November 25, 2021
The problem of machine bias
Machine learning programs are bound to encounter historical patterns that reflect racial or gender bias. It can be difficult to tell what’s bias and what’s just a fact of life.
A few weeks back I wrote about machine bias. I went over how machine learning takes place and the three ways bias can be introduced into algorithms and artificial intelligences. But even after all of that, we might still be tempted to think that machine bias is not really a big problem. So what if predictive text assumes my pilot is a man and my nurse is a woman?
Cathy O’Neil, a mathematician and the author of the book Weapons of Math Destruction, highlights the risk of machine bias in many contexts. People are often too willing to trust in mathematical models because they assume machines are immune to human biases, so they are not held to the same standards. What many scientists and policymakers find concerning is the way these algorithms are being used in more and more relevant areas such as medicine, human resources and even the penal system.
“I want a machine-learning algorithm to learn what tumors looked like in the past, and I want it to become biased toward selecting those kind of tumors in the future, but I don’t want a machine-learning algorithm to learn what successful engineers and doctors looked like in the past and then become biased toward selecting those kinds of people when sorting and ranking resumes.”Shannon Vallor, Santa Clara University
Machine learning programs are bound to encounter historical patterns that reflect racial or gender bias. It can be difficult to tell what’s bias and what’s just a fact of life. People who use these programs should at least be aware that they’re going to be biased, and shouldn’t assume that they are completely objective.
What can we do about it
For starters t’s important we talk about the problem because this is something that algorithms can fix themselves. The solution needs to happen within the organizations and people who build the AI, at a societal and legal level, and at a consumer level.
In terms of the organizations that are designing and developing these algorithms, a move towards diversity and inclusion is imminent: given that it is mostly males who create algorithms, the bias found in algorithms is heavily weighted toward men. Furthermore, I would venture to argue that hiring algorithm coders in the future will require them to be tested for bias before they even begin, and new positions for “bias checkers” or “algorithm testers” who examine the output of algorithms will need to be created. That way they might be able to predict and correct the biases that might appear in their data.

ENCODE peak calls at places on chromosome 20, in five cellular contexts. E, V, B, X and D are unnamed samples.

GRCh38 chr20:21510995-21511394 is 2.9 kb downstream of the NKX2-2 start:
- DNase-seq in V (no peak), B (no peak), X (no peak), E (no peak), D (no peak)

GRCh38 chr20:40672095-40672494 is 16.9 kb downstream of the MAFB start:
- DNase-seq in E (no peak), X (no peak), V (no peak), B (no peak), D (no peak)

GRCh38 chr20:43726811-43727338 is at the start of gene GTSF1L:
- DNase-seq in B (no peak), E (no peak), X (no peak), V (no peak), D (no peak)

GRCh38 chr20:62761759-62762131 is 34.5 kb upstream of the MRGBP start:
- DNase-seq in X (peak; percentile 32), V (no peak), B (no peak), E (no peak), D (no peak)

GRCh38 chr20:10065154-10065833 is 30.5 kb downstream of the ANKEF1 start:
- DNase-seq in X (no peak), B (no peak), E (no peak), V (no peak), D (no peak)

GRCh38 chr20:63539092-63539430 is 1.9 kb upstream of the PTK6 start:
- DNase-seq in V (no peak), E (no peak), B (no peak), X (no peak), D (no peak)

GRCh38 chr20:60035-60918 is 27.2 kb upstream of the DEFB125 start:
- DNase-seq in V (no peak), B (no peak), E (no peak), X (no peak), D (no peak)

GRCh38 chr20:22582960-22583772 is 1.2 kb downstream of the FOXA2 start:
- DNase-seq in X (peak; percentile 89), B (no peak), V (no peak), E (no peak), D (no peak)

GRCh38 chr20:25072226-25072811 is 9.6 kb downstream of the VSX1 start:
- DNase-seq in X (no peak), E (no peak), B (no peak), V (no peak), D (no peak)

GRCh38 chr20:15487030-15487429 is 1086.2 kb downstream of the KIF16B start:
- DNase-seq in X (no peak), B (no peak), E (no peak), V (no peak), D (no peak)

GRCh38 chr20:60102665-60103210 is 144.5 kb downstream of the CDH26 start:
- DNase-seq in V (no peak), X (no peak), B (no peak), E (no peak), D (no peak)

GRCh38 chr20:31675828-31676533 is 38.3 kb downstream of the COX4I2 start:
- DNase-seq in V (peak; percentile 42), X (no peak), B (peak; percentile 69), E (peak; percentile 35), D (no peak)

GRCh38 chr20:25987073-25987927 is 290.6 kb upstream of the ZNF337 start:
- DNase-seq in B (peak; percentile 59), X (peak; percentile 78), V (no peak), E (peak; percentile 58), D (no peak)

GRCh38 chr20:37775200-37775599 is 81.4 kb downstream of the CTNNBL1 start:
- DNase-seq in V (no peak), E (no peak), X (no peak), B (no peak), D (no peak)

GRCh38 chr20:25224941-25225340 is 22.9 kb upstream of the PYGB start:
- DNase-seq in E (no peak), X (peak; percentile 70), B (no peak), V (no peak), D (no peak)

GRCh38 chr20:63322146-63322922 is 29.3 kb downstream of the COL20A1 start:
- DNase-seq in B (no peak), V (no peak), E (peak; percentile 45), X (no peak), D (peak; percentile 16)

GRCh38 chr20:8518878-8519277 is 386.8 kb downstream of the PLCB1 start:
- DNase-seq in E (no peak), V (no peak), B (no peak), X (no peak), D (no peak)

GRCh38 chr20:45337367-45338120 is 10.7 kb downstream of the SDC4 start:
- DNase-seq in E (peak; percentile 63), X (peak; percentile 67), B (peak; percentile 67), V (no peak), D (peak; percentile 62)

In order to prevent the machine learning system from exploiting known biases, developers could pre-process the training data in order to explicitly remove them. They could also explicitly test the output of machine learning systems against known biases and then post-process the results to remove them. But the consequences of these decisions could be detrimental in a whole new way, this is way more research into the extent of the problem and potential solutions is needed.
“The best practices of how to combat bias in AI is still being worked out. It requires a long-term research agenda for computer scientists, ethicist, sociologists, and psychologists,”Aylin Caliskan, Princeton Computer Scientist
Another important point towards solving this problem is the role played by policymakers and watchdog organizations who advocate and legislate for more transparency in algorithmic systems. There is still a lot of misunderstanding in the general public and even within the people who design these AIs about how exactly they work. Right now, we can increase transparency by publishing disclaimers and using simple language so people can truly understand the impact of these algorithms.
From a personal perspective we need to become more aware of the impact these algorithms have on our lives, and be more skeptical of the results we receive from machines. We need to ask ourselves, why are we seeing the results we are seeing, what are the underlying mechanisms at play and what part of the story we are missing. The question isn’t simply a matter of what Facebook posts we see every day. For many of us, it concerns which job we get, how much we make, and whether we have freedom. I think those decisions shouldn’t be left to machines.
It’s unlikely we will be able to create fully objective algorithms. As long as humans are involved in the process, some bias is inevitable. But it is important to remember that AI learns about how the world has been. It’s a great tool to tell us about our past and how the world has been, but it doesn’t know how the world should be. That is for us to decide.